Back at the start of this blog, I wrote about our productive pair of blackbirds from last year, who rebuilt a nest in the same spot as they had three broods in 2019 (they then built a new nest nearby for the fourth brood, rearing 16 chicks in 2019!). Nesting started a bit later this year, and I was wondering if they would repeat the performance. It’s been a bit confusing, but I think we now have an idea of how they have made up for lost time with the late start in 2020 – overlapping broods!

Without any colour marks or rings, it is hard to be certain about the individuals involved, but 'nest 1' was in the beech hedge in our vegetable patch, and the chicks left this nest on the 18th April. On the same day, we saw a female blackbird on a new nest in a stick pile in our ‘woodland’ area, where we have some hazelnut trees and our chicken run. This is about 20 yards from the other nest.

This new nest held three eggs when checked on the 21st April, but they were hatching on the 25th. This meant that incubation must have started around the 12th April and egg-laying around the 10th  - the date we ringed the chicks in 'nest 1' and a week before that nest finished. I thought it was possibly the same pair. We had seen the male doing a lot of the feeding of the chicks, especially after they fledged. My partner, Louise, thought it couldn’t be… but we didn’t find another clutch in the beech hedge nest so it was hard to know.

The chicks in 'nest 2' are now close to fledging, and eggs are now reappearing in 'nest 1', so I am certain that it is the same pair and they are overlapping broods!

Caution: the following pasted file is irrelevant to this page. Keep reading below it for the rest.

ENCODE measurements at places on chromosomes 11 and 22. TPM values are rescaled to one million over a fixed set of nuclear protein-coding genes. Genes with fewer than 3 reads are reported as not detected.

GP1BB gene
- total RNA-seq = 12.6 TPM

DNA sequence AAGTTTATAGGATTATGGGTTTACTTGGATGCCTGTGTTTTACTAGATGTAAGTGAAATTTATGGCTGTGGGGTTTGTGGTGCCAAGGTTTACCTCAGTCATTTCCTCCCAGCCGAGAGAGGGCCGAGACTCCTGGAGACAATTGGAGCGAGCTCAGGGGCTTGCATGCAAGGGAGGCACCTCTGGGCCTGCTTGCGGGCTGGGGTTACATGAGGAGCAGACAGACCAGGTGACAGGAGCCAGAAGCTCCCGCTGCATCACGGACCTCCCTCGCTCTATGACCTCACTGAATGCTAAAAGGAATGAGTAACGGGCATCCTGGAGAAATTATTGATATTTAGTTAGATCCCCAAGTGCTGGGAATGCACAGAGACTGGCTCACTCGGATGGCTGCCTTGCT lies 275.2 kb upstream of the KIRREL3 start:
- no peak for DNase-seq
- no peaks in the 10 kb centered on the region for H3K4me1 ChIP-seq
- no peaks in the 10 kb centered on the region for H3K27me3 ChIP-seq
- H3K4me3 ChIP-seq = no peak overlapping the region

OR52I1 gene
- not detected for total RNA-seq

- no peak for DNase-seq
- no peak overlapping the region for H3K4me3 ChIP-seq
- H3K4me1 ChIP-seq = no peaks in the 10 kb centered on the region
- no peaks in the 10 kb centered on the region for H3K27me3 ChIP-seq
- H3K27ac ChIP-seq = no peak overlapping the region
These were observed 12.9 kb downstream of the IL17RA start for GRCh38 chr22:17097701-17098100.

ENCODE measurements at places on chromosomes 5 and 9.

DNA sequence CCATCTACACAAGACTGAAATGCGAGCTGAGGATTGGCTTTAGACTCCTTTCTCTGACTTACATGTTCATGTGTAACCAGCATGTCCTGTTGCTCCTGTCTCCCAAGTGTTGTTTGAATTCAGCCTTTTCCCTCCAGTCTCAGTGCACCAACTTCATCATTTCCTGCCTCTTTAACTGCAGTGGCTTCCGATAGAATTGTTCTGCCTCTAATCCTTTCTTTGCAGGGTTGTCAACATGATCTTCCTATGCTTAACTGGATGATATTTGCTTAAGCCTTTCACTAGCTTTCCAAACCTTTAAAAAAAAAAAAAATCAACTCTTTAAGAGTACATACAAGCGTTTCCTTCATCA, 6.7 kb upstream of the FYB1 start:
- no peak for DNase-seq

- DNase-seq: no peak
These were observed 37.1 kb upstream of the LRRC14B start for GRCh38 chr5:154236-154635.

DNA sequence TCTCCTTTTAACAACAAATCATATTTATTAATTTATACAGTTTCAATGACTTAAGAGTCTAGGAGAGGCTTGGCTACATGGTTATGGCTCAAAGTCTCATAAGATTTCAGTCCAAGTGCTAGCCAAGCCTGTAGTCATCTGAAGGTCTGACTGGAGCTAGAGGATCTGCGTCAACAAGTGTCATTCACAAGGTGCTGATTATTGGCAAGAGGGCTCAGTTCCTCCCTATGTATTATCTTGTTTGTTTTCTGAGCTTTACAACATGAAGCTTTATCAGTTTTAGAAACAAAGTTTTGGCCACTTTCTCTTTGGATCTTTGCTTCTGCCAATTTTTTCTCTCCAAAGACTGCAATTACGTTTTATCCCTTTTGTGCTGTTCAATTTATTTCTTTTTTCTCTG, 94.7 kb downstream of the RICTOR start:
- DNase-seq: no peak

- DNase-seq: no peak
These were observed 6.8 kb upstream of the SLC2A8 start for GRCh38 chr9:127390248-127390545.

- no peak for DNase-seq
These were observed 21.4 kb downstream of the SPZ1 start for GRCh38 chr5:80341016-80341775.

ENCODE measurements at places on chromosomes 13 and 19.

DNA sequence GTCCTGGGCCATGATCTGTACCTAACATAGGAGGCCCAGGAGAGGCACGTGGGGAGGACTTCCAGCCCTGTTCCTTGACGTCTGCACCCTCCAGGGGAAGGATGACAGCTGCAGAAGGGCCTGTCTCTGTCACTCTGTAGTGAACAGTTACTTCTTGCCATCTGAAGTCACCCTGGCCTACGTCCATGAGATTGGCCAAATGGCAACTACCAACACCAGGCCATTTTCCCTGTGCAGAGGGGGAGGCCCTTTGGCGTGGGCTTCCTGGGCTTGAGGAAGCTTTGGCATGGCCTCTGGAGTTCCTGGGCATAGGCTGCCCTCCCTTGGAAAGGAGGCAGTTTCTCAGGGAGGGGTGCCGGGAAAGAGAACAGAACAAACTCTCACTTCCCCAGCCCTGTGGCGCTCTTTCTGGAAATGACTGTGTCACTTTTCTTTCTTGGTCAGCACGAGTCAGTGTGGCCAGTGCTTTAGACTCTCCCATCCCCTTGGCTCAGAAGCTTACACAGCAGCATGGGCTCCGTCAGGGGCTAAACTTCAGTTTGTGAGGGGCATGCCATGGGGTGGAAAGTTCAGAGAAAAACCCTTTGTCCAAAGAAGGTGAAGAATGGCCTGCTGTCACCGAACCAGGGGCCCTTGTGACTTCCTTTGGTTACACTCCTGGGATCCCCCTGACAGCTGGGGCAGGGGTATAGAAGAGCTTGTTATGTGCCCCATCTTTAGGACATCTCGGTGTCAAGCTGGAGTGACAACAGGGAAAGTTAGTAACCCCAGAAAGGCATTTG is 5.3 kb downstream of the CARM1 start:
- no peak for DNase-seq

Vince Lea inspecting blackbird State of play with 'nest 3' is that there were two eggs there yesterday, three today, and we will see when incubation begins how many they are going to produce in total.  The photos show the large chicks in nest 2 and checking the egg count in nest 3 with a mirror, all taken this morning.

In terms of timings, this is now ahead of where we were last year; in 2019 'nest 1' started in early March, 'nest 2' started around 20th April, but 'nest 3' started in late May, with a week delay between finishing one and starting the next. That may have been due to the dry conditions last spring, or the fact that they had to rebuild the nest for the third brood, after 2 broods it was in a state of disrepair.

Having started 2 weeks later this year, they are now nearly three weeks ahead of where they were last year for brood three. It may be that keeping to three eggs for the second clutch (last year it was 4 eggs) has been less of a drain on resources. It will be interesting to see if the total production matches last year. I guess they can now switch between the two nests and go for four broods again!

Dr Vince Lea
Head of Wildlife Monitoring 

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